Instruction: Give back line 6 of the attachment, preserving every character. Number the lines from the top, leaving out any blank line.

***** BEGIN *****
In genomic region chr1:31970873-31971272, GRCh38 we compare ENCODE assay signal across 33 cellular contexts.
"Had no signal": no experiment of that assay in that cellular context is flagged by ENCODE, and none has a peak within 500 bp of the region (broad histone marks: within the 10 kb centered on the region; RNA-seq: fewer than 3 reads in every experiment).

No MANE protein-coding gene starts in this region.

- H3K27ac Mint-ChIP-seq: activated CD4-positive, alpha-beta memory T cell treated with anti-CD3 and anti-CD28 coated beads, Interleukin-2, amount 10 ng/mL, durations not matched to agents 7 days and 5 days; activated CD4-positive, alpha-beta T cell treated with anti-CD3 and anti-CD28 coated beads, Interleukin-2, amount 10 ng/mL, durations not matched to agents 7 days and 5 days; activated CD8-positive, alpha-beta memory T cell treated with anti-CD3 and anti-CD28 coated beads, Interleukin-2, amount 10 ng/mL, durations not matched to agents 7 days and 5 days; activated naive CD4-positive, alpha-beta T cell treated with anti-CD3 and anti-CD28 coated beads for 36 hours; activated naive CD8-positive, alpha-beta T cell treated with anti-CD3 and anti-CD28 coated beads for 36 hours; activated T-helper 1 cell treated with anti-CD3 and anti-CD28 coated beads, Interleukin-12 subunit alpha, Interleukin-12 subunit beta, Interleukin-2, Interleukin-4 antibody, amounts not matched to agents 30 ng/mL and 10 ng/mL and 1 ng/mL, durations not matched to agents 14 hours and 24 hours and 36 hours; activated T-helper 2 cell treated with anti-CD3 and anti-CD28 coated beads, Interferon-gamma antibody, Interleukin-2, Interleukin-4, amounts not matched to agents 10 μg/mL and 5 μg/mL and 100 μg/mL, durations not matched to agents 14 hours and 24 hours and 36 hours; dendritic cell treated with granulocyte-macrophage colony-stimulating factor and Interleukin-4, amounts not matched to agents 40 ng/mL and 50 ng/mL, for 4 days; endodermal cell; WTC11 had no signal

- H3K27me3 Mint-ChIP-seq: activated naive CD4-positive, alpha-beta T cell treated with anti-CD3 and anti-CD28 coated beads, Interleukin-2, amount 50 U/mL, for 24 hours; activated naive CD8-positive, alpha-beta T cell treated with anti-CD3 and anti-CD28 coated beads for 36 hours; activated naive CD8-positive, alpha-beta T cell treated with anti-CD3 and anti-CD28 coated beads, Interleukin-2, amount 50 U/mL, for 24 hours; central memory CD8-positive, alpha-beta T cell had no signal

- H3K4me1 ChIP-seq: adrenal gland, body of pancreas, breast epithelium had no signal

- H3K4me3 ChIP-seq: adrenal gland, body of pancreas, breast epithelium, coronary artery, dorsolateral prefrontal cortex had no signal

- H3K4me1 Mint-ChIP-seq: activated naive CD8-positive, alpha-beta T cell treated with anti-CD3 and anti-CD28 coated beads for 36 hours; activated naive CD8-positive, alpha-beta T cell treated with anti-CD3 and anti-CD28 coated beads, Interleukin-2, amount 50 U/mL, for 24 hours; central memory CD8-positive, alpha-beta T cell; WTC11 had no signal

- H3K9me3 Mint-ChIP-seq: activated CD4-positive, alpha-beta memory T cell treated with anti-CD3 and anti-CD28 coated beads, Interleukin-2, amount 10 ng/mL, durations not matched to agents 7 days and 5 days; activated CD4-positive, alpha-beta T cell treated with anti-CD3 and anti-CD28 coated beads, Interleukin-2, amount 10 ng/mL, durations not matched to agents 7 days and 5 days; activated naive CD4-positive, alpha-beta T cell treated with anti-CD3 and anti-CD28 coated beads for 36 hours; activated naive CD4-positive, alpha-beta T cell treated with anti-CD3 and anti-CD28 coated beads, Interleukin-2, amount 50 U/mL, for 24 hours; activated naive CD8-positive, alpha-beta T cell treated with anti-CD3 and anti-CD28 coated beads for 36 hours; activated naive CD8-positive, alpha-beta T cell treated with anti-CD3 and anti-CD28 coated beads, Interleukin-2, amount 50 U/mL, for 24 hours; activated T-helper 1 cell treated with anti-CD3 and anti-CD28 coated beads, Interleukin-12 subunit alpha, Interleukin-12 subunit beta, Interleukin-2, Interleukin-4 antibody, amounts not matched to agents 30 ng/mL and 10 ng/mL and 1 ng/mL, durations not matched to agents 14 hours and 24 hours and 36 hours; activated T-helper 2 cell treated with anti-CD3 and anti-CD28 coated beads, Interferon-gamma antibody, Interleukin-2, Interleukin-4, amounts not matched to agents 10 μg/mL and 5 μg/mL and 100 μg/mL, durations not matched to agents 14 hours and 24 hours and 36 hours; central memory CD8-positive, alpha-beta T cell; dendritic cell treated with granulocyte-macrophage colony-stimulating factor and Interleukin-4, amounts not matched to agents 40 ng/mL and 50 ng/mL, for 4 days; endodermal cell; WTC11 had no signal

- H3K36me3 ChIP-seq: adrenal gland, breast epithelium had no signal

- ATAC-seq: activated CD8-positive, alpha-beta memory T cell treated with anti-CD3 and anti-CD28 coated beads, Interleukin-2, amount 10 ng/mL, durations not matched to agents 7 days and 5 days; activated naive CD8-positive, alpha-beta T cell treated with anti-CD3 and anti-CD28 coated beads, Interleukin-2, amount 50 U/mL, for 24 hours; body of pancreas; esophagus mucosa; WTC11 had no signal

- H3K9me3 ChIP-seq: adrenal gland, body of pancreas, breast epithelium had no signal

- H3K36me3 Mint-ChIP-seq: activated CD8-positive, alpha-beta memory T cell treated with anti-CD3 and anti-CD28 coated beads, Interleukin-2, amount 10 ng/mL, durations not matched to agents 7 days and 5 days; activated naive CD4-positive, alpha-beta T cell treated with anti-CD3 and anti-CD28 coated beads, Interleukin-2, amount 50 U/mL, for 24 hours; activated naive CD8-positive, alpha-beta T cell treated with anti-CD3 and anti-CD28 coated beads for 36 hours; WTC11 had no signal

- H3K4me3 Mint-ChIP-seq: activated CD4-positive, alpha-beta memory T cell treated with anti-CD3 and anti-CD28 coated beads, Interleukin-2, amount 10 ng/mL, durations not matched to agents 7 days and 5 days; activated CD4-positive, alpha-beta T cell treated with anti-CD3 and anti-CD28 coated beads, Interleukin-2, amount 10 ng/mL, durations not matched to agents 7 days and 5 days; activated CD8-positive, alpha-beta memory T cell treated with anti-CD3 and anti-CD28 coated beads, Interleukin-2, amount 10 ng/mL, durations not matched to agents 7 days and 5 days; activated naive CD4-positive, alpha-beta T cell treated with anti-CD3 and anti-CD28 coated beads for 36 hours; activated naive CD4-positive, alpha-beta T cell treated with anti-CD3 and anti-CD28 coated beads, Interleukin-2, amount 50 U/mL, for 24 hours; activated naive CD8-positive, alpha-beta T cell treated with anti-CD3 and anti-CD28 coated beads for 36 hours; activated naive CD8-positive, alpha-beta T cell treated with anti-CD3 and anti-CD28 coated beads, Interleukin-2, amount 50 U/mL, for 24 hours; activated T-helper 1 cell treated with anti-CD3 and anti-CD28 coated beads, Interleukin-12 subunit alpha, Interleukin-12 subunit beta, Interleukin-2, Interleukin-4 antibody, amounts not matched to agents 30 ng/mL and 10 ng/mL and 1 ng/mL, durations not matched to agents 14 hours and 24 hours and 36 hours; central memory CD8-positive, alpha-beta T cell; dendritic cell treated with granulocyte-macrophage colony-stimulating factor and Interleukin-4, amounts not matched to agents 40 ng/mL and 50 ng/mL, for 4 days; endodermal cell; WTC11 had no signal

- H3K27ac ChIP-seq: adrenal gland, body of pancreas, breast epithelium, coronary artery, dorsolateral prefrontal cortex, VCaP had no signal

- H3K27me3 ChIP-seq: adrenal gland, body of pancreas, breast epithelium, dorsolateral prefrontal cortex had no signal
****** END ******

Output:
- H3K4me1 ChIP-seq: adrenal gland, body of pancreas, breast epithelium had no signal